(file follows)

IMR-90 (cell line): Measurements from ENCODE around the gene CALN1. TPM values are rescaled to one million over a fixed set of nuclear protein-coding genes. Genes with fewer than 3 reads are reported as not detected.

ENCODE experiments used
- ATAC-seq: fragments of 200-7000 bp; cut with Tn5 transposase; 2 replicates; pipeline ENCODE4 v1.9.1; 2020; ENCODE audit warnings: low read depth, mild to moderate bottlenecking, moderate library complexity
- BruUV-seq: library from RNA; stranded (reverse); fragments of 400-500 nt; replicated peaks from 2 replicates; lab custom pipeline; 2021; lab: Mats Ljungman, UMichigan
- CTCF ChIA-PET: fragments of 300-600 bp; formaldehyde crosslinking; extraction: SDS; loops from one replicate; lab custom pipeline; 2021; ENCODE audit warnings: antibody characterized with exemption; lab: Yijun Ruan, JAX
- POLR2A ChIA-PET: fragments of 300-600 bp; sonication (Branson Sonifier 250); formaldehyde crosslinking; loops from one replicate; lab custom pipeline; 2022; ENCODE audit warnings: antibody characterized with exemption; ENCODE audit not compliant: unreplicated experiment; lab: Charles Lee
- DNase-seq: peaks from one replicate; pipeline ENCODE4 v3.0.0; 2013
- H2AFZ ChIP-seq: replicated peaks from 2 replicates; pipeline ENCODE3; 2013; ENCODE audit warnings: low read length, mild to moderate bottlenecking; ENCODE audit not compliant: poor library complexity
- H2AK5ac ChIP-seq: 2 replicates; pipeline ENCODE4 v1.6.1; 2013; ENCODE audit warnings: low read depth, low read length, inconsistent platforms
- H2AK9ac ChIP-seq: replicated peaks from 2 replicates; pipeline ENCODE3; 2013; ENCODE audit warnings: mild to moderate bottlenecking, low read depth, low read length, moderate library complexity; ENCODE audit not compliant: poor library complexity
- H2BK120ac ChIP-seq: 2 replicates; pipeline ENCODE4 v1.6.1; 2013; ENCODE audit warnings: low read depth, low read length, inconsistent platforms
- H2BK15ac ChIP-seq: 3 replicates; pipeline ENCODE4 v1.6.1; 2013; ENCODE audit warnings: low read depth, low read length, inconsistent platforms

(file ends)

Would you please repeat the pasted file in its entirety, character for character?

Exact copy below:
IMR-90 (cell line): Measurements from ENCODE around the gene CALN1. TPM values are rescaled to one million over a fixed set of nuclear protein-coding genes. Genes with fewer than 3 reads are reported as not detected.

ENCODE experiments used
- ATAC-seq: fragments of 200-7000 bp; cut with Tn5 transposase; 2 replicates; pipeline ENCODE4 v1.9.1; 2020; ENCODE audit warnings: low read depth, mild to moderate bottlenecking, moderate library complexity
- BruUV-seq: library from RNA; stranded (reverse); fragments of 400-500 nt; replicated peaks from 2 replicates; lab custom pipeline; 2021; lab: Mats Ljungman, UMichigan
- CTCF ChIA-PET: fragments of 300-600 bp; formaldehyde crosslinking; extraction: SDS; loops from one replicate; lab custom pipeline; 2021; ENCODE audit warnings: antibody characterized with exemption; lab: Yijun Ruan, JAX
- POLR2A ChIA-PET: fragments of 300-600 bp; sonication (Branson Sonifier 250); formaldehyde crosslinking; loops from one replicate; lab custom pipeline; 2022; ENCODE audit warnings: antibody characterized with exemption; ENCODE audit not compliant: unreplicated experiment; lab: Charles Lee
- DNase-seq: peaks from one replicate; pipeline ENCODE4 v3.0.0; 2013
- H2AFZ ChIP-seq: replicated peaks from 2 replicates; pipeline ENCODE3; 2013; ENCODE audit warnings: low read length, mild to moderate bottlenecking; ENCODE audit not compliant: poor library complexity
- H2AK5ac ChIP-seq: 2 replicates; pipeline ENCODE4 v1.6.1; 2013; ENCODE audit warnings: low read depth, low read length, inconsistent platforms
- H2AK9ac ChIP-seq: replicated peaks from 2 replicates; pipeline ENCODE3; 2013; ENCODE audit warnings: mild to moderate bottlenecking, low read depth, low read length, moderate library complexity; ENCODE audit not compliant: poor library complexity
- H2BK120ac ChIP-seq: 2 replicates; pipeline ENCODE4 v1.6.1; 2013; ENCODE audit warnings: low read depth, low read length, inconsistent platforms
- H2BK15ac ChIP-seq: 3 replicates; pipeline ENCODE4 v1.6.1; 2013; ENCODE audit warnings: low read depth, low read length, inconsistent platforms